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The impact of logarithmic dose banding of anticancer drugs on pharmacy compounding efficiency at Ghent University Hospital
  1. Barbara Claus1,2,
  2. Kaat De Pourcq3,
  3. Nele Clottens1,
  4. Vibeke Kruse4,
  5. Paul Gemmel3,
  6. Johan Vandenbroucke1
  1. 1 Department of Pharmacy, Ghent University Hospital, Ghent, Belgium
  2. 2 Faculty of Pharmaceutical Sciences, Ghent University, Ghent, Belgium
  3. 3 Faculty of Economics and Business Administration, Ghent University, Ghent, Belgium
  4. 4 Department of Medical Oncology, Ghent University Hospital, Ghent, Belgium
  1. Correspondence to Dr Barbara Claus, Ghent University Hospital, Pharmacy department, K12, -1 De Pintelaan 185, Ghent 9000, Belgium; Barbara.claus{at}


Background Dose banding (DB) (dose rounding with predetermined variation with prescription) enables in-advance preparation of high-turnover anticancer drugs with potential benefit for pharmacy compounding work flow.

Objectives To analyse the impact of potential situations on the efficiency of DB in the pharmacy (safe and maximum storage), calculate preparation lead times and the potential full-time equivalent (FTE) benefit.

Methods Candidate intravenous anticancer drugs were selected for logarithmic DB according to prescribing frequency, infusion volume and stability (usage data 2015 of the tertiary Ghent University Hospital, Belgium). With a selected DB set already stored, a 2-week time study (April/November 2015) provided lead times (between prescription and transfer) for just-in-time and DB preparations. A ‘maximal’ storage (using all drugs with a relative incidence of ≥2% recurrent monthly prescription) and a ‘safe’ storage scenario (lowest monthly prescribing pattern) were used to calculate the potential future FTE change.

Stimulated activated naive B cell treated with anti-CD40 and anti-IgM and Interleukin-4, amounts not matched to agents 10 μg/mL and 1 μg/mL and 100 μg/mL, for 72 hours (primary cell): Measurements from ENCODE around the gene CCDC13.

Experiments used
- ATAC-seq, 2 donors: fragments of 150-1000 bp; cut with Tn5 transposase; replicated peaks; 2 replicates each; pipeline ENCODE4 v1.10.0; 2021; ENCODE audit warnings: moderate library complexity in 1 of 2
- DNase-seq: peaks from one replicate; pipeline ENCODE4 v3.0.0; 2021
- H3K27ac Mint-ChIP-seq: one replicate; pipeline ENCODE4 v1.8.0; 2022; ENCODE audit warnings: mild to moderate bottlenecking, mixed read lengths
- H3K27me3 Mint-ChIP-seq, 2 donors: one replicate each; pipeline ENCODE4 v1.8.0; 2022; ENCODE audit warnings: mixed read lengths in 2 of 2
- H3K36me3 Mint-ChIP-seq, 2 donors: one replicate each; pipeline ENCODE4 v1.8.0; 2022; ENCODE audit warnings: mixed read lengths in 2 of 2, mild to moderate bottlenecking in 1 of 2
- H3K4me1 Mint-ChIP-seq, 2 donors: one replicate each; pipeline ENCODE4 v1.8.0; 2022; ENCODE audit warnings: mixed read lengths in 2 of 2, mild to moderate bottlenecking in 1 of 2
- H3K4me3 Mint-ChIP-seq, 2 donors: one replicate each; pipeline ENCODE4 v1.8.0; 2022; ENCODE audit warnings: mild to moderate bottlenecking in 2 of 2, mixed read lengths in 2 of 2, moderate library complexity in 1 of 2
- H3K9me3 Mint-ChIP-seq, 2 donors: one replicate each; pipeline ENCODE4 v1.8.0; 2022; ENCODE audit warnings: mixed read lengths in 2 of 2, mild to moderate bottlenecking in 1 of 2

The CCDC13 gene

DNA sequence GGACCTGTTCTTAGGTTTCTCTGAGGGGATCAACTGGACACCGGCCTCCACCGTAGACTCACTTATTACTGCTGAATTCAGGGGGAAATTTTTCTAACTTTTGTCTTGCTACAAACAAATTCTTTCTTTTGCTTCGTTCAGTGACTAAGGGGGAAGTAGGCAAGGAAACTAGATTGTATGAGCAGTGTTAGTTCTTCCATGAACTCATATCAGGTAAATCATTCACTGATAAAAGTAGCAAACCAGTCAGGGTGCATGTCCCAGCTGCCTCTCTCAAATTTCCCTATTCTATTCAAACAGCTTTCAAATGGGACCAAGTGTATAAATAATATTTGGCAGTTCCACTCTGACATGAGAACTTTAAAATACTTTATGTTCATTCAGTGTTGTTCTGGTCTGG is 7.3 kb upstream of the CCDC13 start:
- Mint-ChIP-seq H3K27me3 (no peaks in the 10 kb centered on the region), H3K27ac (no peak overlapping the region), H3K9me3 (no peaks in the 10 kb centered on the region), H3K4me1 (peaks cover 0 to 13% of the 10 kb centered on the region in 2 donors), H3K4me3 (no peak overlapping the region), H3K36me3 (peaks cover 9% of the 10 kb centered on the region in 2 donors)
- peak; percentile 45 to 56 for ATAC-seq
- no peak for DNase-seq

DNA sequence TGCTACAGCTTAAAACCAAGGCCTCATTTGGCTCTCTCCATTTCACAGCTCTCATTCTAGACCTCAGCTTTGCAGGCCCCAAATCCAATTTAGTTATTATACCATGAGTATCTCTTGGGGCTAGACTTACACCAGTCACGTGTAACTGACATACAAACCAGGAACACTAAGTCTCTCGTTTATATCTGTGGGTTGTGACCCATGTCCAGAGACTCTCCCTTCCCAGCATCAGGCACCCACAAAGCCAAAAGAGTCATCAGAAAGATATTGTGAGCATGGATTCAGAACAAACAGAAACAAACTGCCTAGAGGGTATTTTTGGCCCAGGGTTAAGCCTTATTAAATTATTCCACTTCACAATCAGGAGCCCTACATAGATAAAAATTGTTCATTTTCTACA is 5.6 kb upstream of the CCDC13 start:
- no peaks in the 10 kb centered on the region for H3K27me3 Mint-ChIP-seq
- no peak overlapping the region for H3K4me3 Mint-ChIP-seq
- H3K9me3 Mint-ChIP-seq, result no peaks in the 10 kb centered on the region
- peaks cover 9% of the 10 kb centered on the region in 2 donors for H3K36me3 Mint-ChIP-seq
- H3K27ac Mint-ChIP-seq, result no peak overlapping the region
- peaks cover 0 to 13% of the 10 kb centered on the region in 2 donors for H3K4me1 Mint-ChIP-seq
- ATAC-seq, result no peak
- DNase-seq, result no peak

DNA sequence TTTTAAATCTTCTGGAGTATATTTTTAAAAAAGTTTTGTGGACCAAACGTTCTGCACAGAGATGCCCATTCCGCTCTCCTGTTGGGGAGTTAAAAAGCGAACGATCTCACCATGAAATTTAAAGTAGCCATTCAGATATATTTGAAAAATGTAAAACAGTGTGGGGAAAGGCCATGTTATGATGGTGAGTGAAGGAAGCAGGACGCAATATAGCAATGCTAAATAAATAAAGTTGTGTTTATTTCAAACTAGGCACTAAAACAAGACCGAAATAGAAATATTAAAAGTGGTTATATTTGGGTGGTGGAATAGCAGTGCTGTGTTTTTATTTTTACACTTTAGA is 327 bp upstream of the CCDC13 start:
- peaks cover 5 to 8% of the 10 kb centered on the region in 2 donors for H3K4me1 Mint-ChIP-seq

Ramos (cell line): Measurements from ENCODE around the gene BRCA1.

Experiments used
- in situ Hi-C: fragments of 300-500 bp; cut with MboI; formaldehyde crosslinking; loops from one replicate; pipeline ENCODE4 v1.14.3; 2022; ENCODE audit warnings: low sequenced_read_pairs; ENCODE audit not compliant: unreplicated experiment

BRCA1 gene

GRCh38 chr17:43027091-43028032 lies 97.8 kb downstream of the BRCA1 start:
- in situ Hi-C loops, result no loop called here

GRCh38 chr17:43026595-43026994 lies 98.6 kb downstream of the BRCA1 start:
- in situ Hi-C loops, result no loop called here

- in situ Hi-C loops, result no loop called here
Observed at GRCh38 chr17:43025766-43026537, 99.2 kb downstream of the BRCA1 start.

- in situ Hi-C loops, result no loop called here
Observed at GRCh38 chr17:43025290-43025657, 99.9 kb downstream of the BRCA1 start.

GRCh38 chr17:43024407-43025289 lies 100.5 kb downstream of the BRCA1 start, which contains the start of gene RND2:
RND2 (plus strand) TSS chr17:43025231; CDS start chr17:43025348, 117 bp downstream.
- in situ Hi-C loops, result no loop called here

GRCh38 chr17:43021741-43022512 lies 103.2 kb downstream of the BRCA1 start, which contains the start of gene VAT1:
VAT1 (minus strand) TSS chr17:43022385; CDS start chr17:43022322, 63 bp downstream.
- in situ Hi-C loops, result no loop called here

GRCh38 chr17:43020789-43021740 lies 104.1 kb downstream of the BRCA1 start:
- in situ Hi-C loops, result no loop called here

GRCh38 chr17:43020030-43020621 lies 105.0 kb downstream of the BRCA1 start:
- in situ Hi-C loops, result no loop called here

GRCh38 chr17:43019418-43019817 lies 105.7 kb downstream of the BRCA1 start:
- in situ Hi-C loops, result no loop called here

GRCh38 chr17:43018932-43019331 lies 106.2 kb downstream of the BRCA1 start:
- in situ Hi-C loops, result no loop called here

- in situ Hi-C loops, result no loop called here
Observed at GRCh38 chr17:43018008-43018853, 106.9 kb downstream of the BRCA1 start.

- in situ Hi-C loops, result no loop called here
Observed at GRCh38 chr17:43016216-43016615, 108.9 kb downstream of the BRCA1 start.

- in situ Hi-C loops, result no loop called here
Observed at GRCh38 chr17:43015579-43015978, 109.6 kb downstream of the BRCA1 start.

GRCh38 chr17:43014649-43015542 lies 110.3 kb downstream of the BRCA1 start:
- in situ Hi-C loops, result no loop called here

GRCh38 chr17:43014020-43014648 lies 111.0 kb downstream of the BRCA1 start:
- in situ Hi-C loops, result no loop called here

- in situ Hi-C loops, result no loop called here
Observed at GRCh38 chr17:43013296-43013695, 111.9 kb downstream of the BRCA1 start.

Results Mean lead times for DB storage and just-in-time preparation were 17.1 min (95% CI 13.5 to 21.0) and 26.5 min (23.3 to 29.8). For 21 164 yearly preparations with already 5292 in DB (25%), 11 157 and 6 862 could be batch-produced in advance in a maximum storage and safe storage scenario, respectively. The existing FTE in 2015 of 5.41 could then be reduced to 4.91 and 5.27.

Conclusion Further development of DB could contribute to pharmacy compounding efficiency.

  • Compounding (individualised preparation)
  • Shelf life
  • time management
  • Adult oncology
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